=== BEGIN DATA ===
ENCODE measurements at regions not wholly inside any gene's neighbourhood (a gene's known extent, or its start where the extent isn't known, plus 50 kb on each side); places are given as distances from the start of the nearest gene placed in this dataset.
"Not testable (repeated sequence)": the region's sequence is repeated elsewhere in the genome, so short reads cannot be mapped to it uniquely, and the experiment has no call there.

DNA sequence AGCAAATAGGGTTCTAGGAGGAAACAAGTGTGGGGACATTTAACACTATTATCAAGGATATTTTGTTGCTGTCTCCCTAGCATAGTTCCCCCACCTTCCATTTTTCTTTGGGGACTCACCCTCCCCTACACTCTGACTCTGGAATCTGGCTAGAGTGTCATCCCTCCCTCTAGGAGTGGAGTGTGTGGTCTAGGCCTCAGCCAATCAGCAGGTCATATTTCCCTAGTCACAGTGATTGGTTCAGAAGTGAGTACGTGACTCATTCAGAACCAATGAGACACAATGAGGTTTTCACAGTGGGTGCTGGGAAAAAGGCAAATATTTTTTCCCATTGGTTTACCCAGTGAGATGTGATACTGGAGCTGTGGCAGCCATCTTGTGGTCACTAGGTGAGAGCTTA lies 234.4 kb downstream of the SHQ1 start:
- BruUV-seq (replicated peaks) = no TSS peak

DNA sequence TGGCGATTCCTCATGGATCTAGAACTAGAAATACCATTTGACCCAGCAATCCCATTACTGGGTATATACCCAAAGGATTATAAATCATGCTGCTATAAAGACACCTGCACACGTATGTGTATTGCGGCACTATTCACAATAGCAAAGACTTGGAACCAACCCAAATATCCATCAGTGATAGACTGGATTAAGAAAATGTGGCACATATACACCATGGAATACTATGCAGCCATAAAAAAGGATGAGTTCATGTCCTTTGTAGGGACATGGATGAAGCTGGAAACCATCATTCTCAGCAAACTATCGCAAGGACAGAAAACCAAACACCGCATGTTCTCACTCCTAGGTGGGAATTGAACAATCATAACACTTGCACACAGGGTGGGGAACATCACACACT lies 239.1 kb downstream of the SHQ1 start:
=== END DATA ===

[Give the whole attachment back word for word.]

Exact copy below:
ENCODE measurements at regions not wholly inside any gene's neighbourhood (a gene's known extent, or its start where the extent isn't known, plus 50 kb on each side); places are given as distances from the start of the nearest gene placed in this dataset.
"Not testable (repeated sequence)": the region's sequence is repeated elsewhere in the genome, so short reads cannot be mapped to it uniquely, and the experiment has no call there.

DNA sequence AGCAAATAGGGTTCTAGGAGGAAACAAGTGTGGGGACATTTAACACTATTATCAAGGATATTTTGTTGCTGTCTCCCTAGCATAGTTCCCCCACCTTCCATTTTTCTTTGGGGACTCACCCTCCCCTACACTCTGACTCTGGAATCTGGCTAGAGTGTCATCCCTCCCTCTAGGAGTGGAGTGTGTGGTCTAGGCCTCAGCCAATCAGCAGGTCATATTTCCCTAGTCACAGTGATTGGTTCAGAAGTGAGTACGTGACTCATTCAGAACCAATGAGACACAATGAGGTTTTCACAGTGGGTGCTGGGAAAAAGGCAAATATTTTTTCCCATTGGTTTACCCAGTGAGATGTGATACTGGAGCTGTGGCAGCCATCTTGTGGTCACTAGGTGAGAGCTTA lies 234.4 kb downstream of the SHQ1 start:
- BruUV-seq (replicated peaks) = no TSS peak

DNA sequence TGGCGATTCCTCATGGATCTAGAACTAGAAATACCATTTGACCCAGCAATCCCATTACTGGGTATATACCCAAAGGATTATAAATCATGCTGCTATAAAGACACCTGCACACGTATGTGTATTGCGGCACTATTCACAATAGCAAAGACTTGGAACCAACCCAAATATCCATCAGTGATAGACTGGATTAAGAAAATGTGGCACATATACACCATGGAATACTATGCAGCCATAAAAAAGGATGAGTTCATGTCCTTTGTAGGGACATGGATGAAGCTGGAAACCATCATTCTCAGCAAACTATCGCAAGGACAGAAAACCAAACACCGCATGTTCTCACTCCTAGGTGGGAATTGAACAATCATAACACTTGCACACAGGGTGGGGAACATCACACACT lies 239.1 kb downstream of the SHQ1 start: